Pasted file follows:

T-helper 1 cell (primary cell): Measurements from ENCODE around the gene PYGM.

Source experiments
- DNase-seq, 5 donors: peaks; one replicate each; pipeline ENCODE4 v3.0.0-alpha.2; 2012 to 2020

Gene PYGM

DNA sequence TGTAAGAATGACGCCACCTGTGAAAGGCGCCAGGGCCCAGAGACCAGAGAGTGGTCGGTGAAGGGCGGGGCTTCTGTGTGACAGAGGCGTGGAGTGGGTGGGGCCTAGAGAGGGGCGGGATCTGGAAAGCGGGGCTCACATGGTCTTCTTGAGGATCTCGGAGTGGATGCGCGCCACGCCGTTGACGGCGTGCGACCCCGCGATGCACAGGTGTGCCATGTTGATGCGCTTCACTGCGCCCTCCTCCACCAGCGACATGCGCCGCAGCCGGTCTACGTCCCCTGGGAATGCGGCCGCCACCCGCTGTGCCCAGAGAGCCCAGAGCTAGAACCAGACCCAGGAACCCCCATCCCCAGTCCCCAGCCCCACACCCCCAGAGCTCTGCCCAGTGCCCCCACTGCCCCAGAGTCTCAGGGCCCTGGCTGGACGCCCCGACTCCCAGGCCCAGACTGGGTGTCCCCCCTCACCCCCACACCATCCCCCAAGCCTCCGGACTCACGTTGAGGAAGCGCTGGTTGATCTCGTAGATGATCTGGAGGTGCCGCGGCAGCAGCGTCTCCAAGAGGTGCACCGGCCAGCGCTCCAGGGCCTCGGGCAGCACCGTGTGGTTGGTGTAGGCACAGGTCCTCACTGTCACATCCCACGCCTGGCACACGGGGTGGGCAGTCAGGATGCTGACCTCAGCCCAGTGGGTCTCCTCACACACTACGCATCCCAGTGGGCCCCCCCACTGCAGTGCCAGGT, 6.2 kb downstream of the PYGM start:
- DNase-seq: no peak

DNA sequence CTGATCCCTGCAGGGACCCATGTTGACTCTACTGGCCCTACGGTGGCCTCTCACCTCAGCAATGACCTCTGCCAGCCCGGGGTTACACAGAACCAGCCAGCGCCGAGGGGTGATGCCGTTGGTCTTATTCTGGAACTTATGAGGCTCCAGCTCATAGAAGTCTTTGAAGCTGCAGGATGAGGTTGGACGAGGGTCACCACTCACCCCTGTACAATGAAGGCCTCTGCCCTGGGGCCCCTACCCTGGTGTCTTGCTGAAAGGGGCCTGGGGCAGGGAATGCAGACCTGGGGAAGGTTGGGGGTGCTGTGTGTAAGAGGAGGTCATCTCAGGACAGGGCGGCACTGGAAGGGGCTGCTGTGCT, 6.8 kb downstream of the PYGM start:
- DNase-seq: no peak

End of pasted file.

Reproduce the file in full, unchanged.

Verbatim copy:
T-helper 1 cell (primary cell): Measurements from ENCODE around the gene PYGM.

Source experiments
- DNase-seq, 5 donors: peaks; one replicate each; pipeline ENCODE4 v3.0.0-alpha.2; 2012 to 2020

Gene PYGM

DNA sequence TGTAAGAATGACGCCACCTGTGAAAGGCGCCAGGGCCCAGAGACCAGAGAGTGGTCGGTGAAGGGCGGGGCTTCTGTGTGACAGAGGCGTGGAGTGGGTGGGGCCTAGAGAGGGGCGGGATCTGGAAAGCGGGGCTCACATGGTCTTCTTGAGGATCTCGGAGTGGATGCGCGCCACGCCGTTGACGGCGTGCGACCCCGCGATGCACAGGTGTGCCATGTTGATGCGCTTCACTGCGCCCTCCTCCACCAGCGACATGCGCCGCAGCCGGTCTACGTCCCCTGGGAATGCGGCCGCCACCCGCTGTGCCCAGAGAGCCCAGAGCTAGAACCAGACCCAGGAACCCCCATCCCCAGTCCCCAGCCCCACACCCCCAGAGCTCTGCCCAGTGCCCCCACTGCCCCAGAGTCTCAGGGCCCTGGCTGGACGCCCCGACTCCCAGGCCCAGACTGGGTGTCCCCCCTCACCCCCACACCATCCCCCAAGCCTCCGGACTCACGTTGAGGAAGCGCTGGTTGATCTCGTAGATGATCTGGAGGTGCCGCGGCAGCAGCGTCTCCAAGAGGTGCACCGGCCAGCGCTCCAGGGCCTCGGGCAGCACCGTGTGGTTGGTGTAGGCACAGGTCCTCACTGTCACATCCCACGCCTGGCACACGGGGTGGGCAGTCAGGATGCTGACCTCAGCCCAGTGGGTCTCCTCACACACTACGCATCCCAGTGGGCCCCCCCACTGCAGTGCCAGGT, 6.2 kb downstream of the PYGM start:
- DNase-seq: no peak

DNA sequence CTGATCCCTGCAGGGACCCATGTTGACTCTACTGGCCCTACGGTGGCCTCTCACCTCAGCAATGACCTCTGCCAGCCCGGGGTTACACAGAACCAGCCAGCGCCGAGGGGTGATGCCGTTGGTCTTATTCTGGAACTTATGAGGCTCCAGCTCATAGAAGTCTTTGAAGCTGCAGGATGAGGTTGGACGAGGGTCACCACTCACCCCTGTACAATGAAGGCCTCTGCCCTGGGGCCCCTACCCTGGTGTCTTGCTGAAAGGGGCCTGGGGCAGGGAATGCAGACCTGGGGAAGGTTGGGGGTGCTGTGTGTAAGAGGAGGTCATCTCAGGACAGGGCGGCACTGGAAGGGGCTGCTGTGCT, 6.8 kb downstream of the PYGM start:
- DNase-seq: no peak